Wednesday, May 2, 2012

Managing Later-Life Transitions to Encore Careers

We are experiencing the beginning of a massive demographic transition, particularly in the developed world. The percentage of the population over the age of 50 is exploding, and a growing number of people are looking to change careers later in life. These “encore”careers were the topic among expert panelists at the 2012 Milken Institute GlobalConference.

The discussion started with all four panelists sharing personal stories about their mid-life transition after having successful “first” careers. Over the years, they started getting less and less satisfaction from what they were doing. As Sherry Lansing, CEO of The Sherry Lansing Foundation and founder of EnCorps Teachers Program put it, she “did not want to die at her desk.”

However, the panelists noted that people face challenges in making the transitions that they want. For example, there are not programs that provide people older than 50 with the education and internships that are readily available to younger people.

Moderator Paul Irving of the Milken Institute discussed what the perceived obstacles were for most Americans who are looking to make the later life transition, including:
  • Financial insecurity
  • Uncertainty in career choice
  • Not enough information about what careers are in need of them
  • Inadequate support system
  • Inadequate time
A. Barry Rand, CEO of AARP, pointed out that as our population is aging, there is a growing group of younger baby boomers who are taking care of both their children and their parents, which makes the economic insecurity that comes with changing careers even more daunting. Marc Freedman, CEO of Civic Ventures, noted that the financial insecurity issue is compounded by the fact that most healthcare is provided through employers. Lansing noted than in her experience, the average transition takes 18-24 months. Cutting this time down would help alleviate many of the barriers discussed.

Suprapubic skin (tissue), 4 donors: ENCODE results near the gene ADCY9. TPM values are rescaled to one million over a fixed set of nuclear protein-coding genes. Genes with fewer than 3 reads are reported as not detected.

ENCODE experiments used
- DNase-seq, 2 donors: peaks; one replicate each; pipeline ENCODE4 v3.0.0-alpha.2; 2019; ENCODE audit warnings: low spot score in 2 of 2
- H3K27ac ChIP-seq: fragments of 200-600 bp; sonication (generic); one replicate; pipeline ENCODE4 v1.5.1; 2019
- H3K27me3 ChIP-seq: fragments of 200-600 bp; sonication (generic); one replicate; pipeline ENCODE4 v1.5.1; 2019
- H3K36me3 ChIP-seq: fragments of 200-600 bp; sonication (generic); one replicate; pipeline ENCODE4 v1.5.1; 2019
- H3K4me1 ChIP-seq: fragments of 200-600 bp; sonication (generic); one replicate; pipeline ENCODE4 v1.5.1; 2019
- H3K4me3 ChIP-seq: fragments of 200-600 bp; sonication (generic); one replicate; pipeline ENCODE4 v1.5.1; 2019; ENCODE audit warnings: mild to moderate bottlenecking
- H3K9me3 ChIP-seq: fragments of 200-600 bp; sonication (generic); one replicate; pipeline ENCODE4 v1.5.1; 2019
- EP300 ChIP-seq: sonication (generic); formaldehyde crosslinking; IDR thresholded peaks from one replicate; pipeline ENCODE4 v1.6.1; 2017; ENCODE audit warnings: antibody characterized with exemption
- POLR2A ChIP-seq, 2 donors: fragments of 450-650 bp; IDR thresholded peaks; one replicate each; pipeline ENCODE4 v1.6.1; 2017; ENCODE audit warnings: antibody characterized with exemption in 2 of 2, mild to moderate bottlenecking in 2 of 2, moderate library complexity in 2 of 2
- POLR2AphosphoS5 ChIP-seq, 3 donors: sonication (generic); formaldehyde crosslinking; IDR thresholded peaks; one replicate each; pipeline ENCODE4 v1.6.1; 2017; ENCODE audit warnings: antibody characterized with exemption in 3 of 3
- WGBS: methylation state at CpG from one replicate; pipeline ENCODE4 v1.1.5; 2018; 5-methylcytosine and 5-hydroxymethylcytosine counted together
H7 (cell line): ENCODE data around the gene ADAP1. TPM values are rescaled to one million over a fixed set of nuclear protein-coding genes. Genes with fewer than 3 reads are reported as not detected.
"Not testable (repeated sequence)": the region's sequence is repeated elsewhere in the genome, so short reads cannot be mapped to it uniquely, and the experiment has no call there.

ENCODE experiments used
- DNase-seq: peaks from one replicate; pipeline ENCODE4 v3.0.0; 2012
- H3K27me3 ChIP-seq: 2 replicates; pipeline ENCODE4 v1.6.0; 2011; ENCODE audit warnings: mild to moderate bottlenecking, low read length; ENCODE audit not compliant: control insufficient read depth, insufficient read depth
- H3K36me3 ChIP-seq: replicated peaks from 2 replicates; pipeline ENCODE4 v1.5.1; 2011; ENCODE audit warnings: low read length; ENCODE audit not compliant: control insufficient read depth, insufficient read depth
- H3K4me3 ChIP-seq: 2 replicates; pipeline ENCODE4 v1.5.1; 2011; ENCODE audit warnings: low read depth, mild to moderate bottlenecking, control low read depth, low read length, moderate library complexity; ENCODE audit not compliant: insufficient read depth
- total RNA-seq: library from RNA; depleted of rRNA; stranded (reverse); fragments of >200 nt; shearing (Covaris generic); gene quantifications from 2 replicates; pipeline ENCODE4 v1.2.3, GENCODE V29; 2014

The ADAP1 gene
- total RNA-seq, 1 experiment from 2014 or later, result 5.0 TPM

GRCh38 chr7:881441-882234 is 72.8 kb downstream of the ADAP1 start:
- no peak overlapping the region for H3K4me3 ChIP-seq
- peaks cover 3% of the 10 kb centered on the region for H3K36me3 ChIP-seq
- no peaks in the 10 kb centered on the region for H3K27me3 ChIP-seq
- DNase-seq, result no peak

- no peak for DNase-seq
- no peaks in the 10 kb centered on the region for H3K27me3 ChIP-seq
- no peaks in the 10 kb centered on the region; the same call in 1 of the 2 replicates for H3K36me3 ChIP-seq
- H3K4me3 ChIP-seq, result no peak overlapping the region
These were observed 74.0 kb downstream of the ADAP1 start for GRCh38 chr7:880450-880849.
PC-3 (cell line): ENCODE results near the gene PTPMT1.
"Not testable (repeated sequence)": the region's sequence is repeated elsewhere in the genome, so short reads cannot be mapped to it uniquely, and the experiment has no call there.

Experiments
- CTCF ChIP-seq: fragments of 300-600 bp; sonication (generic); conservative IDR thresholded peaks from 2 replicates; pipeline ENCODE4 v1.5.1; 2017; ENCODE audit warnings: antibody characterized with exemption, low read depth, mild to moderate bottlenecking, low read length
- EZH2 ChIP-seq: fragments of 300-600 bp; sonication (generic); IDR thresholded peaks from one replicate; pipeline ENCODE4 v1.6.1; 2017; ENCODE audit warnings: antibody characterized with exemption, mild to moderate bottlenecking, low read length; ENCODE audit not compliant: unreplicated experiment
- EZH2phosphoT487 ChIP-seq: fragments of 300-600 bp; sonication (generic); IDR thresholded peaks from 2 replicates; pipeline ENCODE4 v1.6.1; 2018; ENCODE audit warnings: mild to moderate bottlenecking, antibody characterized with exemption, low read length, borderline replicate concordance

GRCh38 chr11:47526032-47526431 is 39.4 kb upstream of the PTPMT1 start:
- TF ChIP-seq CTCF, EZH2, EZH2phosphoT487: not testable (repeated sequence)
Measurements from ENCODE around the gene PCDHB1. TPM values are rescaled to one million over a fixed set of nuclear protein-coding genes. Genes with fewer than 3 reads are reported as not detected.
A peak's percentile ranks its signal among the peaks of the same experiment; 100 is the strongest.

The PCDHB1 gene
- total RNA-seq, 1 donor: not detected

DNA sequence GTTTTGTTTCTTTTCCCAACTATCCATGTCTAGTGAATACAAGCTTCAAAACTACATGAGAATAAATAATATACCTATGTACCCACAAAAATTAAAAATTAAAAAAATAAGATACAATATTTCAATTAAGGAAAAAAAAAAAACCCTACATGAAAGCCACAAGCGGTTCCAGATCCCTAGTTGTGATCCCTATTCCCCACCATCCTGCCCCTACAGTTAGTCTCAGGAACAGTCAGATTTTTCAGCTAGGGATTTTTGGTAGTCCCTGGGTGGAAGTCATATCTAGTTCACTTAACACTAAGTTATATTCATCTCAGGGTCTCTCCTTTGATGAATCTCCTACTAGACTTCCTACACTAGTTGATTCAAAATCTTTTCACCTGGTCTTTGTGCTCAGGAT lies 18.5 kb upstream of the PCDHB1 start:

Ron Cordes, co-founder of the Cordes Foundation, used a personal anecdote about his career change to point out that many jobs today are procured through personal and professional networks that can often take years to build. When planning a switch, it is helpful to utilize the networks you already have built, or to start networking ahead of time before making the change.

All agreed that we need programs that match those who want to make a transition with information regarding where the labor needs are in order to create some level of comfort for those who want to change careers later in life.

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